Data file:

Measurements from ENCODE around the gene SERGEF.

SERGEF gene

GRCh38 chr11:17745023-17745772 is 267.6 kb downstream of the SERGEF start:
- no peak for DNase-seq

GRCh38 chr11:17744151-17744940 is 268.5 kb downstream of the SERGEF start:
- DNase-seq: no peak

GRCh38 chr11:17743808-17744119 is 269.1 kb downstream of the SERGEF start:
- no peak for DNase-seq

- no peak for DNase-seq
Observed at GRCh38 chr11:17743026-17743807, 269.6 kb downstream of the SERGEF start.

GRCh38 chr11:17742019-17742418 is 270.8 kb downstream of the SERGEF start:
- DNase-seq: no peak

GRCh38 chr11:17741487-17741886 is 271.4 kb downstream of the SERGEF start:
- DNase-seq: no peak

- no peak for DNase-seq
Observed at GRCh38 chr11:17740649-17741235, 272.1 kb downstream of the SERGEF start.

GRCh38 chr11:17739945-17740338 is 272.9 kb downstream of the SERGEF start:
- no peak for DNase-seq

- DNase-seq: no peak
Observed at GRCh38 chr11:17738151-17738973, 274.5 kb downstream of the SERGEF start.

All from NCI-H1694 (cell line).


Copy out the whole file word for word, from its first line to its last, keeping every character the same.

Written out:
Measurements from ENCODE around the gene SERGEF.

SERGEF gene

GRCh38 chr11:17745023-17745772 is 267.6 kb downstream of the SERGEF start:
- no peak for DNase-seq

GRCh38 chr11:17744151-17744940 is 268.5 kb downstream of the SERGEF start:
- DNase-seq: no peak

GRCh38 chr11:17743808-17744119 is 269.1 kb downstream of the SERGEF start:
- no peak for DNase-seq

- no peak for DNase-seq
Observed at GRCh38 chr11:17743026-17743807, 269.6 kb downstream of the SERGEF start.

GRCh38 chr11:17742019-17742418 is 270.8 kb downstream of the SERGEF start:
- DNase-seq: no peak

GRCh38 chr11:17741487-17741886 is 271.4 kb downstream of the SERGEF start:
- DNase-seq: no peak

- no peak for DNase-seq
Observed at GRCh38 chr11:17740649-17741235, 272.1 kb downstream of the SERGEF start.

GRCh38 chr11:17739945-17740338 is 272.9 kb downstream of the SERGEF start:
- no peak for DNase-seq

- DNase-seq: no peak
Observed at GRCh38 chr11:17738151-17738973, 274.5 kb downstream of the SERGEF start.

All from NCI-H1694 (cell line).